Behind the Scenes


Ten years ago,


I did not know that the famous political philosopher Mary Wollstonecraft was Mary Shelley’s mother, or that Wollstonecraft died ten days after giving birth to Shelley. In fact, I barely knew anything about either Wollstonecraft or Shelley. I respected their work, but had never studied either of them very closely. I only discovered their relationship because I had assigned excerpts from Wollstonecraft’s A Vindication of the Rights of Woman and Shelley’s Frankenstein to a class I was teaching on women and literature. Taken aback by my own ignorance, I undertook a compensatory campaign of research, reading their biographies and writings. Soon, I realized that despite Wollstonecraft’s premature death, her impact on her daughter was profound. Shelley read and reread her mother’s books, seeking to live according to Wollstonecraft’s principles. Her mother’s example sparked her determination to be someone and to create a masterpiece in her own right.


My imagination was captured. Brave, passionate, and visionary, these two women broke almost every rule there was to break. They had children out of wedlock. They fought against the stranglehold of polite society, and sought to balance their need for love and companionship with their need for independence. They braved the criticism of their peers to write works that took on the most volatile issues of the day. They fought against the injustices women faced and in doing so revolutionized history.

Their achievements are all the more remarkable as they lived during a time when women were considered weak and irrational, and were taught to submit to their brothers, fathers, and husbands. Wives could not own property. Except in very rare circumstances, they could not initiate divorce. Children were the father’s property. The law gave husbands the right to beat and rape their wives. In fact, men were encouraged to keep women in check, punishing any behavior they regarded as unruly. Not surprisingly, in such a climate, critics derided the work of both mother and daughter. Their contemporaries ridiculed and abused them, calling them whores and worse. Even their own families rejected them.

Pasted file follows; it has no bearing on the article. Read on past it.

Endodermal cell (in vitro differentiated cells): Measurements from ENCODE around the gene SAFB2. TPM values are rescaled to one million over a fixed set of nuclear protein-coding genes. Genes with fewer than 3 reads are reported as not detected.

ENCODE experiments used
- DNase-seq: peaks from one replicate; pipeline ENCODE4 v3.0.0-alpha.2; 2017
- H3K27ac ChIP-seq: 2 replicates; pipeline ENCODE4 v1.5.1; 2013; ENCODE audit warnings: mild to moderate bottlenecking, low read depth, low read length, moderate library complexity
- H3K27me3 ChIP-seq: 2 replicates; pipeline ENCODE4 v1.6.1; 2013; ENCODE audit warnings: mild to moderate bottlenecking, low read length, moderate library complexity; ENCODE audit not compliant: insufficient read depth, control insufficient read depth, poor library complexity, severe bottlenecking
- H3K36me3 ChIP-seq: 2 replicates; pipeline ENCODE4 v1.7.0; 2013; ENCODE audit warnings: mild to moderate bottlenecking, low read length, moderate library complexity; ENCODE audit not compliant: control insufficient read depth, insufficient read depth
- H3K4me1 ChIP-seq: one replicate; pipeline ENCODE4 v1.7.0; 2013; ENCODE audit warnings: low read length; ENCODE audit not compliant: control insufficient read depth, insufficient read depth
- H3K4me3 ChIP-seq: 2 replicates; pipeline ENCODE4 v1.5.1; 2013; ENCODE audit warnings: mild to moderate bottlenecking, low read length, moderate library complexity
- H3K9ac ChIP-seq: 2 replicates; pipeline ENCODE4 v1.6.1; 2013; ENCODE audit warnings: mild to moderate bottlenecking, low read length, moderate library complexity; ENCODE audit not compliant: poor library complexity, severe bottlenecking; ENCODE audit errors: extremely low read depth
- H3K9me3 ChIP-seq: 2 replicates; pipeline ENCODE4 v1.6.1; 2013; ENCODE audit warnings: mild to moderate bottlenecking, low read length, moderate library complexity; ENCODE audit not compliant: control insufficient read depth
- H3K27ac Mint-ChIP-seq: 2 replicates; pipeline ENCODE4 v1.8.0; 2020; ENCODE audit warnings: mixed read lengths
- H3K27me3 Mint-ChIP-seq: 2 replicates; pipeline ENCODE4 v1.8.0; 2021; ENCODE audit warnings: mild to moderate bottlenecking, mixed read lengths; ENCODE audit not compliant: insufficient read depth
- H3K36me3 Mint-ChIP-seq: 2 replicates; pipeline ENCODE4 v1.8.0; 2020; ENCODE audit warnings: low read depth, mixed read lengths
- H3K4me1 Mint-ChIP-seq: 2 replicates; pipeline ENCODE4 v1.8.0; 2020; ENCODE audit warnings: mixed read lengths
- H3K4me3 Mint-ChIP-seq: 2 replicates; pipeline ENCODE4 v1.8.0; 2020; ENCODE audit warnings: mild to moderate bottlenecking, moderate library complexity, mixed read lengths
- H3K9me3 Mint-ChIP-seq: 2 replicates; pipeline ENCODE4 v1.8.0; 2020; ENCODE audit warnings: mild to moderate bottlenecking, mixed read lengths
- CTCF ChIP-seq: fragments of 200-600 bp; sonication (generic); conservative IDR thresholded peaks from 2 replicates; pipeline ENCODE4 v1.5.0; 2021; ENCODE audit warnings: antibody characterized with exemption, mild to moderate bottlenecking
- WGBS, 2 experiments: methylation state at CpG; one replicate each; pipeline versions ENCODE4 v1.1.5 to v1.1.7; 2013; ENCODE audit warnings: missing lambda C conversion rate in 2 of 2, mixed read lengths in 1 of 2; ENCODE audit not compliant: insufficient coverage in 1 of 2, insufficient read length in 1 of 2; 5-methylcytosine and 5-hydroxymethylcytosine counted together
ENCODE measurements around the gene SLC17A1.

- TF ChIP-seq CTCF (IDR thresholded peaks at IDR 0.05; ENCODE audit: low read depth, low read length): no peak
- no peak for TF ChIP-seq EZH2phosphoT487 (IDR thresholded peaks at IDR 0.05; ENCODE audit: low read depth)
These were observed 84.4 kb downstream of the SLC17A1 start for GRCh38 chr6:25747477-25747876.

Writing can be a lonely business, often, a thankless one — a commonplace, but nevertheless still true. My specialty is women’s history, or, more accurately, history seen through women’s eyes. I have a loyal readership, but let’s face it, presidents, kings, and generals dominate the literary marketplace. Literary women, no matter how extraordinary, do not usually attract much attention. Sometimes, I accept this, but when it comes to Wollstonecraft and Shelley my ire gets up, as well as a certain proselytizing impulse. Wollstonecraft and Shelley have important lessons to teach us. How can we not have heard of them? How could I have been so uninformed about their lives? Somehow, after years of elite education, I had managed to escape having any real knowledge of either woman. I could recite Beowulf in the original Anglo Saxon and parse Keats’ sonnets, but I was not trained to value the works of Wollstonecraft or her daughter.


Today, I am struck by what a loss this was. Over the last decade, I have been supported by their company, the words and the strength of both women. Their sufferings have made my uncertainties seem small. They weathered poverty, hatred, loneliness, and exile, as well as the slights of everyday life — the insults and gossip, the silences and turned backs — in order to write words they were not supposed to write and live lives they were not supposed to live. Sometimes I wonder what I would have been like if I had learned about Wollstonecraft and Shelley earlier, say in high school or college. Would I have been braver? Would I have been better able to break rules that should have been broken? I take heart from imagining a young reader encountering this book, meeting these two extraordinary women for the first time. The story of Wollstonecraft and Shelley is inspirational. Who knows what might happen if they became the household names they deserve to be?